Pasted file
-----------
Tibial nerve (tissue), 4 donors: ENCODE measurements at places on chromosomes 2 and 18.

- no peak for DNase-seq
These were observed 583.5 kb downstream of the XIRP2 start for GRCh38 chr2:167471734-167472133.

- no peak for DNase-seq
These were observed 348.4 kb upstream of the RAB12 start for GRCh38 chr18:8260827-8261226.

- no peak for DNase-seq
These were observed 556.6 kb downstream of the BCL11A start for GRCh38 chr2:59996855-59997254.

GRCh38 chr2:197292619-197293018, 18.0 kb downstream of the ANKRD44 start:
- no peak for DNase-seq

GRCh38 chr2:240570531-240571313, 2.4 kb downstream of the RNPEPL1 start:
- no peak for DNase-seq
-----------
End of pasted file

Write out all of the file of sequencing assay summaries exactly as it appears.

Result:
Tibial nerve (tissue), 4 donors: ENCODE measurements at places on chromosomes 2 and 18.

- no peak for DNase-seq
These were observed 583.5 kb downstream of the XIRP2 start for GRCh38 chr2:167471734-167472133.

- no peak for DNase-seq
These were observed 348.4 kb upstream of the RAB12 start for GRCh38 chr18:8260827-8261226.

- no peak for DNase-seq
These were observed 556.6 kb downstream of the BCL11A start for GRCh38 chr2:59996855-59997254.

GRCh38 chr2:197292619-197293018, 18.0 kb downstream of the ANKRD44 start:
- no peak for DNase-seq

GRCh38 chr2:240570531-240571313, 2.4 kb downstream of the RNPEPL1 start:
- no peak for DNase-seq